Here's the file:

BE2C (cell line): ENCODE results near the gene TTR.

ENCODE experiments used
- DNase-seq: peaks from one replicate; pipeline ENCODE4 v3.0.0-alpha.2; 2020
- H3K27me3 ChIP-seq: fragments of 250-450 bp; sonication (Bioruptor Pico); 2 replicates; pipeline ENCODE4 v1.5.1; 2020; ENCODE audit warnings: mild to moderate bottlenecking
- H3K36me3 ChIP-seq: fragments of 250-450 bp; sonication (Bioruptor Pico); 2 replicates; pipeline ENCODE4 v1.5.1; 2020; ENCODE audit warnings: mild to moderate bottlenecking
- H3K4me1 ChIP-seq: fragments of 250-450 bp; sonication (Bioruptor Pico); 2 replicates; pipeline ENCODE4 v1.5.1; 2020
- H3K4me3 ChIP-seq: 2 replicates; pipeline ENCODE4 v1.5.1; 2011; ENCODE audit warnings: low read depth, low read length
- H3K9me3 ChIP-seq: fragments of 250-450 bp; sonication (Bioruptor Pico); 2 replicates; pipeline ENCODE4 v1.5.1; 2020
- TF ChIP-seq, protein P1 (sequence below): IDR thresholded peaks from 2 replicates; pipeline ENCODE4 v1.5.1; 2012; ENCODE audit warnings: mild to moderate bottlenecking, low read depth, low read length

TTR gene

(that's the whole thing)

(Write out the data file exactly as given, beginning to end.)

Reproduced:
BE2C (cell line): ENCODE results near the gene TTR.

ENCODE experiments used
- DNase-seq: peaks from one replicate; pipeline ENCODE4 v3.0.0-alpha.2; 2020
- H3K27me3 ChIP-seq: fragments of 250-450 bp; sonication (Bioruptor Pico); 2 replicates; pipeline ENCODE4 v1.5.1; 2020; ENCODE audit warnings: mild to moderate bottlenecking
- H3K36me3 ChIP-seq: fragments of 250-450 bp; sonication (Bioruptor Pico); 2 replicates; pipeline ENCODE4 v1.5.1; 2020; ENCODE audit warnings: mild to moderate bottlenecking
- H3K4me1 ChIP-seq: fragments of 250-450 bp; sonication (Bioruptor Pico); 2 replicates; pipeline ENCODE4 v1.5.1; 2020
- H3K4me3 ChIP-seq: 2 replicates; pipeline ENCODE4 v1.5.1; 2011; ENCODE audit warnings: low read depth, low read length
- H3K9me3 ChIP-seq: fragments of 250-450 bp; sonication (Bioruptor Pico); 2 replicates; pipeline ENCODE4 v1.5.1; 2020
- TF ChIP-seq, protein P1 (sequence below): IDR thresholded peaks from 2 replicates; pipeline ENCODE4 v1.5.1; 2012; ENCODE audit warnings: mild to moderate bottlenecking, low read depth, low read length

TTR gene